At the INTA conference in Washington DC in 2012 we arranged a reception for customers and colleagues and donated a sum of money for each guest attending to build a school kitchen in the village of Kaswa in Uganda with our collaborative partner, Eriks Development Partner. Some 400 orphans and children from the ages of 4 to 14, whose parents cannot afford to pay the school fees, currently attend the school. A school kitchen means that these 400 and many more in the future will have a wholesome breakfast and lunch every day. The new kitchen will improve the quality of the food and the working environment for kitchen staff. It will reduce the school’s catering costs by over 50 percent.
At the INTA conference in San Francisco in 2011, we chose to donate a sum of money for each person present to a water well in Mali, together with Erikshjälpen. Our well is dug in the area of Tiakadougou-Faraba, a rural area where the population is totally dependent on agriculture and is self-sufficient. The supply of drinking water has been very limited for many years, especially during the long dry season that extends over eight months of the year. The well has three major advantages: 1. It ensures access to water throughout the year. 2. It provides guaranteed clean drinking water by protection from pollutants. 3. The well is fenced off and thereby eliminates the risk of children or animals falling into it. People who would otherwise become sick or, even worse, die from polluted water can now enjoy clean drinking water.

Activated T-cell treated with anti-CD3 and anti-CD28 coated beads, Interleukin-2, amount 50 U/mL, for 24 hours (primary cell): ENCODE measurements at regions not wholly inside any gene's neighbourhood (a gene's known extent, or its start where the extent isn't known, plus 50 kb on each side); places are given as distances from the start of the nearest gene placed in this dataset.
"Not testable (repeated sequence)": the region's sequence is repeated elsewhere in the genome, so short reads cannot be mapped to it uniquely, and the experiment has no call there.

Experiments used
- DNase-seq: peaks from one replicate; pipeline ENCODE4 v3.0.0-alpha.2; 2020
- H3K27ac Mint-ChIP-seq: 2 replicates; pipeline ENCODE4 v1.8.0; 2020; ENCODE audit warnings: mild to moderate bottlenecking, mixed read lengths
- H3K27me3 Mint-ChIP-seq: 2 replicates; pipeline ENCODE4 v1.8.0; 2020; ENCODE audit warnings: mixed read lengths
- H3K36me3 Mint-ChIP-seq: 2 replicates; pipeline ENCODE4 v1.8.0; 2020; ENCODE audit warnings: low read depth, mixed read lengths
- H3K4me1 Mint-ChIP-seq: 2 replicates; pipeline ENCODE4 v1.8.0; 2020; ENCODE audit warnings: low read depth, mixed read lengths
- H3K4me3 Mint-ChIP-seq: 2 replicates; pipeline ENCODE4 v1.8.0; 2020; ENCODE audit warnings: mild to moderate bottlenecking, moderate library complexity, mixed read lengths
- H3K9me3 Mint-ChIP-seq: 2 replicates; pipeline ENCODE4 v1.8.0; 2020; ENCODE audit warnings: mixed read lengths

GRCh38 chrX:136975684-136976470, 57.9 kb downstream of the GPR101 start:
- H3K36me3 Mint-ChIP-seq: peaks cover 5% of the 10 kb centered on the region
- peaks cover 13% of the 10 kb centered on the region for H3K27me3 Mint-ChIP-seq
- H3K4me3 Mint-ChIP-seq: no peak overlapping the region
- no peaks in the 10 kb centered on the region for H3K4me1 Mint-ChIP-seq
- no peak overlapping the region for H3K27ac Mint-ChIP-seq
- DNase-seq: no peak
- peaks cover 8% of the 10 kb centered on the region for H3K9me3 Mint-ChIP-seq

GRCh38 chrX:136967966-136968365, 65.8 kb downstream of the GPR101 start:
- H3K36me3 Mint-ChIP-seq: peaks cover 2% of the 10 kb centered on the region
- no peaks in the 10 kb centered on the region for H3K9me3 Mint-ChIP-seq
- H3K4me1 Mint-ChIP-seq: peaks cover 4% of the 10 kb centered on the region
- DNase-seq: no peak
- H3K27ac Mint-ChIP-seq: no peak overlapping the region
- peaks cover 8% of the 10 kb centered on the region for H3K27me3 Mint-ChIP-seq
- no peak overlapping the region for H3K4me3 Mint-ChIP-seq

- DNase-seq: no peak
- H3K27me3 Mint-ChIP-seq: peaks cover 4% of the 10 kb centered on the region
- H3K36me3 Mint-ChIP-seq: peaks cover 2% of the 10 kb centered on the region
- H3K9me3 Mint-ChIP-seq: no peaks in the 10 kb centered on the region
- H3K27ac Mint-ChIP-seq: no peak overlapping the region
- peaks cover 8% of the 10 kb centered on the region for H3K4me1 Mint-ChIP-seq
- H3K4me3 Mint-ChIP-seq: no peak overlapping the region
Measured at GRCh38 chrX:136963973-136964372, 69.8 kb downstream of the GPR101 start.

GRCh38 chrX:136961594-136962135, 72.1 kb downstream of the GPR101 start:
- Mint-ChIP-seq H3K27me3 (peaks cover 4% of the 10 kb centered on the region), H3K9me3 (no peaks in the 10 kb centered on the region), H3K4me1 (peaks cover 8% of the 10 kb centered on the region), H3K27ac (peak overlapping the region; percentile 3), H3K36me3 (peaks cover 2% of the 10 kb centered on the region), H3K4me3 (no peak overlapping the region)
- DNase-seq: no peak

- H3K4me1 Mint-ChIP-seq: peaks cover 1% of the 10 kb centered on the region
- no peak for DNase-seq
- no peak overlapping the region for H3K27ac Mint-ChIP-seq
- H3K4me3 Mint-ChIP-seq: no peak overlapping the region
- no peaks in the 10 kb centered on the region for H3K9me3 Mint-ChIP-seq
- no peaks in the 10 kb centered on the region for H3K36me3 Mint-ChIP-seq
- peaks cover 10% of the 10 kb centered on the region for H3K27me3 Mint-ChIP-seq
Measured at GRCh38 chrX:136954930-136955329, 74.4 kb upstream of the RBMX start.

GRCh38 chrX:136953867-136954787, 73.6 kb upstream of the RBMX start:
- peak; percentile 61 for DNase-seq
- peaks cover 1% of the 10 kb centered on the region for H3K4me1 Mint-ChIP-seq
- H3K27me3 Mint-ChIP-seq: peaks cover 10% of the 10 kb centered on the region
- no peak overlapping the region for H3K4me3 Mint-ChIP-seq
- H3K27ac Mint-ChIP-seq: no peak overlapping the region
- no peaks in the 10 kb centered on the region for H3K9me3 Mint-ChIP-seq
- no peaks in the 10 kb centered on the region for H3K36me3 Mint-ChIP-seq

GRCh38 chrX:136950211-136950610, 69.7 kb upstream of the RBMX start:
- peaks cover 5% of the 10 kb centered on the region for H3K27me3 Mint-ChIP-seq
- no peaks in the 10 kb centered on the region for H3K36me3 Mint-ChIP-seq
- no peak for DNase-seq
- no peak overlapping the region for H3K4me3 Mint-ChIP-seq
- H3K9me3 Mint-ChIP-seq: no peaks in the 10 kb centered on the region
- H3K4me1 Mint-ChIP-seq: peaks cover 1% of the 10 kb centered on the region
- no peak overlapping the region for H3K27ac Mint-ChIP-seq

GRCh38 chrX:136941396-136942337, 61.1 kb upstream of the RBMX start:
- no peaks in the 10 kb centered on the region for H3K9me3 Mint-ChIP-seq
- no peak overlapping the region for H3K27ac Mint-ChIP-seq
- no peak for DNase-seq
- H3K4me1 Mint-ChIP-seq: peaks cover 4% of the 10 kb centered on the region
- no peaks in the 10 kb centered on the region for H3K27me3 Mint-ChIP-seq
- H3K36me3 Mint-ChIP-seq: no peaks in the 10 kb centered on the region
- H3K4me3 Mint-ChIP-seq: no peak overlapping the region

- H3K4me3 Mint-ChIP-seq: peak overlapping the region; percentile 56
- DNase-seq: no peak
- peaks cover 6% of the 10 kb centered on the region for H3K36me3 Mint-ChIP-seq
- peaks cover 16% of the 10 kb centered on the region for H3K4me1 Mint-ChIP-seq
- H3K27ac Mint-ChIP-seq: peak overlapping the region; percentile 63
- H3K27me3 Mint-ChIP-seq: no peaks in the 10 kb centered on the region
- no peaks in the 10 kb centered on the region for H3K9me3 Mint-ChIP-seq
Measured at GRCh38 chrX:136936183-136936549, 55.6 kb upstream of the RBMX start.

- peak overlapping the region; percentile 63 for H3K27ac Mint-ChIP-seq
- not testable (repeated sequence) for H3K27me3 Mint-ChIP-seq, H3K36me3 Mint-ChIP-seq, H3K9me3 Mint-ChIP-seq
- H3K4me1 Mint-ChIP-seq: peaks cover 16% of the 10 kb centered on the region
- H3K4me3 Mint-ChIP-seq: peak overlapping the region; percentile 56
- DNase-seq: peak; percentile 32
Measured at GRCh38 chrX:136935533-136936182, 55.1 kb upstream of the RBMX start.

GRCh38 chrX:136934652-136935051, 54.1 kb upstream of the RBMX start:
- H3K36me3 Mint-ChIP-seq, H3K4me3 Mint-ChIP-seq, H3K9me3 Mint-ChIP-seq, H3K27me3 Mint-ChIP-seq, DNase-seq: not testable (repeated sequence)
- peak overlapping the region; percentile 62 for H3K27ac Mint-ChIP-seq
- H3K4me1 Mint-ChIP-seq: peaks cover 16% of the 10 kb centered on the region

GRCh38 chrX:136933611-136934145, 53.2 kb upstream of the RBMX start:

It was in 2009, at the INTA conference in Seattle, that our CSR commitment began. Instead of handing out gifts that might end up in the waste-paper basket, we wanted to give something more meaningful. At our reception, we promised to plant one tree for each guest present. Together with Vi-Skogen – an aid organization that started in 1983 – we planted 352 fast-growing trees around Lake Victoria in Kenya, Tanzania, Rwanda and Uganda. The trees prevent erosion and fertilize the soil, which results in increased harvests of crops such as beans and corn.